Saturday, September 7, 2013

An American Cryptographer's Worst Nightmare? How About... The NSA Deliberately Weakening Cryptographic Standards?

(This is only a parody of the NSA logo.)
This article on Johns Hopkins cryptographer Matthew Green's blog Cryptographic Engineering contains enough to make you lie awake nights. Or not, if you're a sound sleeper. The crux: While most businesses and all nations today assume that it's good — for business and for national security and for international relations — if everyone has readily available secure encryption for documents and similarly secure networks for the transmission of securely encrypted documents, the New York Times published on Thursday an article forcing everyone to consider seriously the apparent likelihood that the NSA has been waging a war against encryption, including "working with industry to weaken encryption standards, making design changes to cryptographic software, and pushing international encryption standards it knows it can break."

I am no expert. Certainly I am not qualified to comment on the technological underpinnings at risk here, and I'm not going to try to speculate on the consequences to business and diplomacy; there are plenty of qualified people engaging in just such speculation. In my case, encrypted documents have impacted me about as minimally as possible: though all my clients used what was available to them, no one spent much time thinking about it.

Now we learn that one of the ultimate US government security agencies has been secretly undermining the entire structure on which secure storage and transmission of documents is based. How does that make us all feel?

Welcome to 1984... thirty years late.

Here is Mr. Green's summary of the NSA's activity:
If you haven't read the NYT or Guardian stories, you probably should. The TL;DR is that the NSA has been doing some very bad things. At a combined cost of $250 million per year, they include:
  1. Tampering with national standards (NIST is specifically mentioned) to promote weak, or otherwise vulnerable cryptography.
  2. Influencing standards committees to weaken protocols.
  3. Working with hardware and software vendors to weaken encryption and random number generators.
  4. Attacking the encryption used by 'the next generation of 4G phones'.
  5. Obtaining cleartext access to 'a major internet peer-to-peer voice and text communications system' (Skype?)
  6. Identifying and cracking vulnerable keys.
  7. Establishing a Human Intelligence division to infiltrate the global telecommunications industry.
  8. And worst of all (to me): somehow decrypting SSL connections.
All of these programs go by different code names, but the NSA's decryption program goes by the name 'Bullrun' so that's what I'll use here.
Your government and your tax dollars at work. Have a nice day!

(H/T TarheelDem on FDL.)


  1. You aren't an expert, but I am. When I look at SSL, I'm looking at a standard that requires private keys to be deployed to vulnerable web servers, web servers from whence they can be subpoenaed secretly by the NSA (since the web servers are in a public data center, not a private premise). The design decisions involved were made in the late 1990's and were heavily influenced by the NSA. Coincidence? I think not.

    That said, there's a bit of sensationalization going on here. The SSL/TLS standards are clearly influenced by the desire to be able to get at those private keys, but there are other NIST encryption standards, such as AES, which are just as clearly *not* influenced by the NSA. It is a Belgian algorithm that was vetted by the best cryptographers on the planet and for which reference implementations exist as public domain which have been heavily scrutinized by our best and brightest. What interests me more is the security of the systems at either end of the connection, which is where the vulnerabilities are. Worst case is that the NSA has to do a black bag job to inject a daemon that will siphon off the unencrypted data before it disappears into the black hole of the encryption algorithm. And I think we can presume that the NSA can decrypt Microsoft's Bitlocker volumes.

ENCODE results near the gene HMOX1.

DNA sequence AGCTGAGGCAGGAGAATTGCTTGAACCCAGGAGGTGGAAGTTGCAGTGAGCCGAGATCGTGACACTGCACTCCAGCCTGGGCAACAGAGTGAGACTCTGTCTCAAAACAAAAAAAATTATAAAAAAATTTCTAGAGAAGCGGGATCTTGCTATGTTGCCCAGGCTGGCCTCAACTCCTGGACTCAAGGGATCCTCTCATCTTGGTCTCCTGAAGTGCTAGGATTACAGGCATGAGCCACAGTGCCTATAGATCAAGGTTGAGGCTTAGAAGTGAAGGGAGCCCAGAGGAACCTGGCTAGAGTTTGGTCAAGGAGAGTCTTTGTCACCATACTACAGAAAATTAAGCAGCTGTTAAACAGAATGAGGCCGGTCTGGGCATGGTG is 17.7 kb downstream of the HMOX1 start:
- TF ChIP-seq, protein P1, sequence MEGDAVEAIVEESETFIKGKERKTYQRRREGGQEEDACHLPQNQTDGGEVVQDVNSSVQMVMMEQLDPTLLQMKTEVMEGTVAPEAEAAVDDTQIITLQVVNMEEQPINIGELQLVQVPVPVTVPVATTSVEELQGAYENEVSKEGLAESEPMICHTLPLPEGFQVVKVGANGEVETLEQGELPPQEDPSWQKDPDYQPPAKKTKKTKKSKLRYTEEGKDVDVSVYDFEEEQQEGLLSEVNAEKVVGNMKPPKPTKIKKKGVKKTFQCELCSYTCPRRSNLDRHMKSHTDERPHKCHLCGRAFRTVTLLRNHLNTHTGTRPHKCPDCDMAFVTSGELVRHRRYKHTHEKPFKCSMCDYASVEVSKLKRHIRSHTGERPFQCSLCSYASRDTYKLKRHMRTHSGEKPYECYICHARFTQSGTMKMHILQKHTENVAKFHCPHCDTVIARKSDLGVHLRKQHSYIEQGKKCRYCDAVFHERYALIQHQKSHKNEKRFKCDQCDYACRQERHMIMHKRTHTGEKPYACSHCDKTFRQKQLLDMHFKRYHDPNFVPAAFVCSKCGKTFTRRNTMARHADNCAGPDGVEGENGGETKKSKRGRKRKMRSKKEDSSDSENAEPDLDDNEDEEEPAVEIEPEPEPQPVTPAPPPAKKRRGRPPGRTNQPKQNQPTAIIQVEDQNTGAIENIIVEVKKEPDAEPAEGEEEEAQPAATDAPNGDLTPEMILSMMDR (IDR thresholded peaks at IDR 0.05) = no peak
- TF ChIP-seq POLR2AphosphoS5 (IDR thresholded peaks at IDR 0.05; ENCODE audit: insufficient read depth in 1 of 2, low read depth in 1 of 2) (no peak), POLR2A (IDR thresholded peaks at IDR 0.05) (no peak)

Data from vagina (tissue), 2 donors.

I trust most Open Source encryption software because it can be easily vetted. Unfortunately, most of it suffers from Geek's Disease -- i.e., it's so difficult to use that nobody uses it. So it goes...

    - Badtux the Cryptography Penguin

    1. 'tux, I guess I have a naive attitude toward government agencies, an attitude resembling the increasingly inapplicable Google slogan: "don't be evil." NSA may or may not be evil, but it's pretty clearly criminal. With all it has stolen, just call it "Alexander's Bag Crime Band." <grin_duck_run />

  2. SSL was never really secure, it was designed more to prevent spoofing of URIs than real encryption, but it has slowly gotten better, so that the newest version is reasonable if people would just update their software and use it.

    I haven't used US encryption for years because of export controls and other silliness that the US engages in, so they are out of luck on the easy hit with the stuff I want to protect.

    The only way to fight this crap is to make it too expensive to do. The real 'bad guys' tend not to trust technology, so this isn't targeted at 'terrorists', this is part of Alexander the Geek's empire building.

    1. Bryan, I've read (somewhere?) that in Arab cultures the most important messages are made short enough to be committed to memory and delivered in person by a single mutually trusted individual. It certainly limits message length and complexity, but it defeats all the fancy cracking that opponents may attempt with software. (It may also explain America's disgustingly common resort to torture... which doesn't work, but does yield some kind of answer, meaningful or not.)



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